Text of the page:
Just retribution punishment for the son of the “Chicagoan Carpetbagger” father Robert Irsay would be for Jimmy Irsay to give back all the records, history and HOF induction of 11 BALTIMORE Colt players and coaches back to the Charm City…. That includes all of the media guide propaganda in Indianapolis as well as the Canton, OH sacrilegious nonsense at the Pro Football Hall of Fame….Plus give back the horseshoe and the blue and white colors and name Colts to the City of Baltimore…Roger Goodell are you listening???…This is just punishment for Jimmy Irsay since owners should be held to higher standards….The apple does not fall far from the tree… Robert & Jimmy Irsay are one in the same…absolute garbage….But the Commissioner will simply slap him on the wrist!!!…Jimmy Irsay tried to ransom Art Modell for $44Million for the marketing rites to OUR Baltimore Colts….Voluntarily checked himself into what REHAB clinic?

    Regards,

    FRANCHISE

    Franchise

  3. unitastoberry Says:

    Franchise in the last few days I have heard many taking up for Jimmy. I had nothing against him until he was offered a sizeable amount of money to make things right and return the name to Baltimore. This was before Manning arrived to rescue the Irsays. After he turned that offer down he became garbage in my mind just like his daddy. His genes finally caught up with him and I’m glad he didn’t kill anyone driving around wasted. Sorry no sympathy for him.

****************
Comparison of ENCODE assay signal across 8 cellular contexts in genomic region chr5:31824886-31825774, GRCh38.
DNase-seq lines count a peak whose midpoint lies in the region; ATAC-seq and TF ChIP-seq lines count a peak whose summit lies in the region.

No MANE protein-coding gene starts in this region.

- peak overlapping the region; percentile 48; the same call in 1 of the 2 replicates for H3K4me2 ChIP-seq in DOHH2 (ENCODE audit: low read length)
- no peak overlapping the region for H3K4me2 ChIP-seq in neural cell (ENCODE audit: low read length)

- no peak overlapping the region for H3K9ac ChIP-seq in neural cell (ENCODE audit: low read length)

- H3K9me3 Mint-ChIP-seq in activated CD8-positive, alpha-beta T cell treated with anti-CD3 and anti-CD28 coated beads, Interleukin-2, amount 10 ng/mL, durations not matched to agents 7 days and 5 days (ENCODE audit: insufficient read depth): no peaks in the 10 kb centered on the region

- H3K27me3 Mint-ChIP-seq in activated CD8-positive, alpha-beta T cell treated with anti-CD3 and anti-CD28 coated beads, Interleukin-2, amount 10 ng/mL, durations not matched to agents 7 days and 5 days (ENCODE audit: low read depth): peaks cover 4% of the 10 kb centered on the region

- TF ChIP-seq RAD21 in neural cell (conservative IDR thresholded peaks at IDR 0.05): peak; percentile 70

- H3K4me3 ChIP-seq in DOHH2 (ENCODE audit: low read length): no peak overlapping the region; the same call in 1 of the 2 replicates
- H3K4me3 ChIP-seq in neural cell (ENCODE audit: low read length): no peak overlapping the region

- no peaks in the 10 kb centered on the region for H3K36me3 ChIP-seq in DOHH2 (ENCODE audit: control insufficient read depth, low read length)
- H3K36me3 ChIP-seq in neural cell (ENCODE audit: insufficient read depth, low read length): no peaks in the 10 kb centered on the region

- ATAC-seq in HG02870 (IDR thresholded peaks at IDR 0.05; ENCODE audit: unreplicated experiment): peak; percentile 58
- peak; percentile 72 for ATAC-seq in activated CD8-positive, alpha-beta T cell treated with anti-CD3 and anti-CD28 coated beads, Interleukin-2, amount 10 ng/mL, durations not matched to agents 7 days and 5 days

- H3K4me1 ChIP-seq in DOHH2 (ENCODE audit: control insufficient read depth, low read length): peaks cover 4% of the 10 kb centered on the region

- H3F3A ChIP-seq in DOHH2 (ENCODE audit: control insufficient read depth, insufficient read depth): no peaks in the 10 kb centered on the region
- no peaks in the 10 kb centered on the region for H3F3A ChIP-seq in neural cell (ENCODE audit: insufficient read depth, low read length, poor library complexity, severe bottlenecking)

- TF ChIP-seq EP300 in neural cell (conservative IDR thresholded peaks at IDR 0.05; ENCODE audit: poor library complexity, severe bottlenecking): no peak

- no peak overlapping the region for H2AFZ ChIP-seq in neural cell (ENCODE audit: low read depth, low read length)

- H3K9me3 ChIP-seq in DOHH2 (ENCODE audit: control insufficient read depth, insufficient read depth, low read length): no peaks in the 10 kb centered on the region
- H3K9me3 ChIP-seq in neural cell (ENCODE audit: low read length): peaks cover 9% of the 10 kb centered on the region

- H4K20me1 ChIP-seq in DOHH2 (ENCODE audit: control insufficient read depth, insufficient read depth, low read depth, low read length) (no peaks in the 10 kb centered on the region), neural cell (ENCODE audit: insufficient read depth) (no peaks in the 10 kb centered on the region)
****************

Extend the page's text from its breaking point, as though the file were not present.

4. Steve from Sandpoint Says:

    Irsay, a A-HOLE just like his dad, wishing the worse for him !!!

  5. charlie Says:

    another important triumph in baltimore sports history, for wnst and nestor. THANKS.

  6. Go Tigers Fan Says:

    Steve from Sandpoint, you may want to check your wishes. What you wish for Irsay, someone could wish the same for YOU.

    The Colts are gone, get over it. You have the Ravens now so the past is past, the present is present.

    Robert Short stole the Senators from me so what did I do? I chose to root for the next closest team to P.G County where I lived at the time. That team I chose was the Orioles and no I don’t give a darn about the Nationals.

    My advice to you – live for the present, not the past.